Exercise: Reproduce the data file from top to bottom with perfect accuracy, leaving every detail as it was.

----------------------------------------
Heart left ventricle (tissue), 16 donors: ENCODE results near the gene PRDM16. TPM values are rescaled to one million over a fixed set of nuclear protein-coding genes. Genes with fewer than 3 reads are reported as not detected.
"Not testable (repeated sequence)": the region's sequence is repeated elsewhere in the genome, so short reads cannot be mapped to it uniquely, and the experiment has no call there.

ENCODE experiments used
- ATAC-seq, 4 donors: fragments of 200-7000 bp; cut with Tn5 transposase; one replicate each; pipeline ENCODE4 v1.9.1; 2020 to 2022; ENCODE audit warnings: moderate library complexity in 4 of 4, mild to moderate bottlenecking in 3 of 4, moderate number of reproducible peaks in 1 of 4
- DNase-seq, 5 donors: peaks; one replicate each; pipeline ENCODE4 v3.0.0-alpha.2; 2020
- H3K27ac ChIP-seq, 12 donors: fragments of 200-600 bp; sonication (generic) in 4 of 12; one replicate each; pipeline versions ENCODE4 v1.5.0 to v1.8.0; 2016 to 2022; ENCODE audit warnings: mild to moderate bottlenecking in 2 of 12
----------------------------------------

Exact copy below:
Heart left ventricle (tissue), 16 donors: ENCODE results near the gene PRDM16. TPM values are rescaled to one million over a fixed set of nuclear protein-coding genes. Genes with fewer than 3 reads are reported as not detected.
"Not testable (repeated sequence)": the region's sequence is repeated elsewhere in the genome, so short reads cannot be mapped to it uniquely, and the experiment has no call there.

ENCODE experiments used
- ATAC-seq, 4 donors: fragments of 200-7000 bp; cut with Tn5 transposase; one replicate each; pipeline ENCODE4 v1.9.1; 2020 to 2022; ENCODE audit warnings: moderate library complexity in 4 of 4, mild to moderate bottlenecking in 3 of 4, moderate number of reproducible peaks in 1 of 4
- DNase-seq, 5 donors: peaks; one replicate each; pipeline ENCODE4 v3.0.0-alpha.2; 2020
- H3K27ac ChIP-seq, 12 donors: fragments of 200-600 bp; sonication (generic) in 4 of 12; one replicate each; pipeline versions ENCODE4 v1.5.0 to v1.8.0; 2016 to 2022; ENCODE audit warnings: mild to moderate bottlenecking in 2 of 12